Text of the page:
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Friday 13 January 2006

Hemosiderin or haemosiderin is an abnormal microscopic pigment found in the human body.

Hemosiderin is composed of iron oxide and can accumulate in different organs in various diseases.


Several diseases result in deposition of Iron(III) oxide-hydroxide in tissues in an insoluble form. These deposits of iron are called hemosiderin.

Although these deposits (hemosiderosis) often cause no symptoms, they can lead to organ damage (hemochromatosis).

Hemosiderin often forms after bleeding (hemorrhage). When blood leaves a ruptured blood vessel, the cell dies and the hemoglobin of the red blood cells is released into the extracellular space. White blood cells called macrophages engulf (phagocytose) the hemoglobin to degrade it, producing hemosiderin and porphyrin.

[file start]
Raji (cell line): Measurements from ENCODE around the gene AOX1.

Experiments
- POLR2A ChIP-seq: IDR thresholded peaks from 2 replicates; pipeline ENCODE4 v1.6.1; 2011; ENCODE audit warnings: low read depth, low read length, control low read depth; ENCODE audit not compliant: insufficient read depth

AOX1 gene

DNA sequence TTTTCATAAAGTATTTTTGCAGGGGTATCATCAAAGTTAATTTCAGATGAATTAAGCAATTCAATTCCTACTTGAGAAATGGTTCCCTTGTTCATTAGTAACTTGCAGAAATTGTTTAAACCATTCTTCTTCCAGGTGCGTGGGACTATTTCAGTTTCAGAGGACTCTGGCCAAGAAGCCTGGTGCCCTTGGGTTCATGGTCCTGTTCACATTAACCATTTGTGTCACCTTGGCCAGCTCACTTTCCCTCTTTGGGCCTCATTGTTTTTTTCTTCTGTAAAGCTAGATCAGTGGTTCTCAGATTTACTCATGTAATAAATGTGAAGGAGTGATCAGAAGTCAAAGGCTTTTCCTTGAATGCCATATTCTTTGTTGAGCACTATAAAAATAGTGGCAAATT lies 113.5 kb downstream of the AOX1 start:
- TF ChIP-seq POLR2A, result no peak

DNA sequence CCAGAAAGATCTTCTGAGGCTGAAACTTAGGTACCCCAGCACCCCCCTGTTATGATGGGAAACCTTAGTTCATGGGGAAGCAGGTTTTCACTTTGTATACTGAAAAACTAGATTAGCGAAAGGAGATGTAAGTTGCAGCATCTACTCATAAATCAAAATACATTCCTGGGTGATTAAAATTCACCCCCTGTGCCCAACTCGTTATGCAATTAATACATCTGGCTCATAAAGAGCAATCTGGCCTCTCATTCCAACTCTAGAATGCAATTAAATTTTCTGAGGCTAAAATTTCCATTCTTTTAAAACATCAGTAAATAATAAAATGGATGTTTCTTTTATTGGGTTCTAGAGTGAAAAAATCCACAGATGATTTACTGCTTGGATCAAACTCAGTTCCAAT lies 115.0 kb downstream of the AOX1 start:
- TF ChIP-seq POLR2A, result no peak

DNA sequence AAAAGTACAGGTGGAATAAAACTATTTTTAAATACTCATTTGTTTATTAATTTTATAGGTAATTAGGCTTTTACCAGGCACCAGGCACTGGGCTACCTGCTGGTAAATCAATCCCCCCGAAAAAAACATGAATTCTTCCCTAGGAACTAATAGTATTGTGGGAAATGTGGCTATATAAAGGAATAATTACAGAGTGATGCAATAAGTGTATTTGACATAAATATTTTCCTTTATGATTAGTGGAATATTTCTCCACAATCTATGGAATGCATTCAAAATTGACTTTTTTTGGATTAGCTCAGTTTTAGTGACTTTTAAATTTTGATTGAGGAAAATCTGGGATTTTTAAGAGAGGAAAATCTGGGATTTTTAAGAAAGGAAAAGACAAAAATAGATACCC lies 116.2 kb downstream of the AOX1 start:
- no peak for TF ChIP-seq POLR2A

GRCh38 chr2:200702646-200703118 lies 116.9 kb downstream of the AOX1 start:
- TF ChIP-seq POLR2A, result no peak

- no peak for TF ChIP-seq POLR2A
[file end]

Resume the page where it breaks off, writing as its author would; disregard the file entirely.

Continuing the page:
Hemosiderin may deposit in diseases associated with iron overload. These diseases are typically diseases in which chronic blood loss requires frequent blood transfusions, such as sickle cell anemia and thalassemia.

See also

- iron
- iron deposits
- iron metabolism
- hemochromatosis
- hemosiderosis